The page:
Do we still do this?

When Schoenbaum considered 400 years of scholarship on Shakespeare, he couldn’t help notice that the authors of this scholarship had posted portraits of themselves.

It was as natural for Samuel Butler and Oscar Wilde to depict [Shakespeare] as a homosexual as for Frank Harris to depict him as an unabashed sensualist.  It is natural for Catholics to seize on the phrase “he died a papist”; for Bernard Shaw to confess that Shakespeare was like himself and for Malone to suppose that Shakespeare had been a lawyer’s clerk.  [Muir, ref. below]

And this is something we are inclined recognize as entirely human.  Everyone sees the world through their own lens.  We understand the other as we understand ourselves.

Right?  Wrong.  Thirty years downstream the thing that Schoenbaum and Muir thought “natural” seems to us a little tedious, clannish, and unsophisticated.  These days I think, we are more interested in the Shakespeare who isn’t like us than turning him into someone who is like us. 

There is an epistemological problem here.  If we have no categories with which to understand the other, well, we are inclined to assimilate that other to the categories we do have.  But this caveat aside, it seems to be we are less likely to be that figure from the old joke: the man with a hammer to whom everything looks like a nail. 

Something has changed.  We are a little bored with making the world into an image of ourselves.  We are no longer this provincial.  We are no longer this hostile to difference.  We are much more actively curious about how someone can depart from our expectations and ourselves. 

Think of it this way.  In the old model, we wanted to use a conversation as an opportunity to talk about ourselves.  But these days I have seen conversations grind to a halt because both parties are more interested in listening than talking.  When you ask why, they will tell you something like, “well, I already know what I am going to say, so I’d rather listen.”

I don’t know that we are any more selfless.  It’s just that our curious demands a richer diet than anything we have access to when we make scholarship and conversation a self portrait. 

References

Muir, Kenneth.  1971/2008.  Review of Shakepeare’s Lives.  Times Literary Supplement.  Originally published January 22, 1971.  Republished August 15, 2008.

Schoenbaum, Samuel. 1970. Shakespeare’s Lives. New York: Oxford University Press.

5 thoughts on “Do we still do this?”

  1. I think we’ve just become more solipsistic and moved the conversation inside our own heads. What goes on in conversation between people is about carefully preserving each individual’s right to have this private conversation, a private reality.

  2. i think of Charles Tilly and his analysis of how we structure our responses and the somewhat finite purposes they serve. it sounds, to some degree, as if we are too well-trained, our toolbox ill-equipped to improvise.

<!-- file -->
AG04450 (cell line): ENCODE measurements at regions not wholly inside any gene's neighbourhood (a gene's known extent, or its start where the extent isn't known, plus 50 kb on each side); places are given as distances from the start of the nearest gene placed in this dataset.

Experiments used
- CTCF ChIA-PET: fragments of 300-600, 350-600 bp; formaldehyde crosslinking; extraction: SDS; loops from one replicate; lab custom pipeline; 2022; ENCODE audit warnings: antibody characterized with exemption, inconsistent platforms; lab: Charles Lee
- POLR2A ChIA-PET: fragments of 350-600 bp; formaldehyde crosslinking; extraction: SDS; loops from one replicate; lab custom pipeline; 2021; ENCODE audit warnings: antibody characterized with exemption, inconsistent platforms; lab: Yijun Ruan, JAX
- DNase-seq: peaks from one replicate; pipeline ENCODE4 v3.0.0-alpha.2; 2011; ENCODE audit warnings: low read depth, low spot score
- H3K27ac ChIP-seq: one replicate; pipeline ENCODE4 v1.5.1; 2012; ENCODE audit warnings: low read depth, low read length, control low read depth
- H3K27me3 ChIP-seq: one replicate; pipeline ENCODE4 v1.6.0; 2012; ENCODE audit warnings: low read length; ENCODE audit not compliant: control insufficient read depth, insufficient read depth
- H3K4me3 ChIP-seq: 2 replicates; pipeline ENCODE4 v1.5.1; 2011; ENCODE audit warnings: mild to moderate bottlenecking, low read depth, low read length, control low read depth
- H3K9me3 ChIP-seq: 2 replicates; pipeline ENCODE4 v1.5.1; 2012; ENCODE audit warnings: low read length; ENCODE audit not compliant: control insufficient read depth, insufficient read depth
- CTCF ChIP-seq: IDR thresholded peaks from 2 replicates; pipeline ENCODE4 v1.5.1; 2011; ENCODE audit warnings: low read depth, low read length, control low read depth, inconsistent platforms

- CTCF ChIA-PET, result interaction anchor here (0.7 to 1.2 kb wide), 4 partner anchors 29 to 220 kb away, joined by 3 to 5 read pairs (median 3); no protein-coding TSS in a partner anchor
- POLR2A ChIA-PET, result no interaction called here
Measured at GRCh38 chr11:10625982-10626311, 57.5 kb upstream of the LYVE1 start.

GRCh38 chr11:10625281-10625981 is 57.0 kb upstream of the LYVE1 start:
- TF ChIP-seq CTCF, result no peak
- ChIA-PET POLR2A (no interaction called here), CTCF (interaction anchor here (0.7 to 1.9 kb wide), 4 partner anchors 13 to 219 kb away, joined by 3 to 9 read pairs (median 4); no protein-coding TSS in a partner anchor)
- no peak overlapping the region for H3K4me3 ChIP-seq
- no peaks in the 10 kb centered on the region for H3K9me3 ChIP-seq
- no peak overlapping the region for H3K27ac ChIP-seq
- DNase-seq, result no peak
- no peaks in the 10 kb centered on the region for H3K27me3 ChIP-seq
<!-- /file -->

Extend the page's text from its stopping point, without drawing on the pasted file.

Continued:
i wonder, as well, to what degree that lack of a clear future upon which to base one’s conversation calls into question our ability to accept or even recognize novelty? (or perhaps, as you allude to, it is immune to anything that is not novel?) where are the codes? what conventions do we turn to? this would appear to be especially true for the specialists.

    what can be said that will be entertaining and novel enough for oneself?

  3. Grant, I so wish this were true. But with every facebook post, every text sent, listening becomes an overlooked, underappreciated art-form. A conversation actually stopping b/c people were too busy listening? Because they were texting is more likely.

  4. This is an interesting observation, but one which does not seem accurate over the entire spectrum of communication. I don’t necessarily disagree that, among people who are similar, this is a growing truth, but I don’t agree that it is true once the difference gets wide enough. In other words, two white women (men still tend to talk over everyone else) who are listening to each other more than, say, their mothers might have 30 years ago, fits your observation. But white people (broadly speaking) are still not listening to the experiences of people of color. That what all the nonsense about ‘now we live in a post-racial America’ is about: white people are not listening to the experiences of people of color. We, as white people, are still understanding everyone else (people of color, the LGBT community, etc.) through our own lens, which is why we still claim — with a straight face — that things like sexism and racism and homophobia don’t exist anymore (except, of course, in a few ‘extremists’). Unless I have misread your post, I think this state of reading others in our own vision is still thriving in our culture. We’ve merely managed to convince ourselves we’ve changed when the underlying structures haven’t.

  5. i returned to this because i had been thinking about listening in light of this post when i read the post on dollhouse – in which you raise the question of our understanding of engagement. as you well know, engagement with others is a fascinating and magical experience that happens when one (oops) ‘engages.’

    perhaps we are at a point where we know that we need to listen and are tired of the way our own thoughts and engagements are framed. in which case, the engagement needs to precede the listening. i just read roman czarnic’s ’empathy and the art of living’ and the challenge of cultivating empathy seems to make the opportunities for “invitation” to be powerfully relevant.

    i’m not sure if this makes sense, but i think it’s fair to say that we’re listening, but are we engaging?

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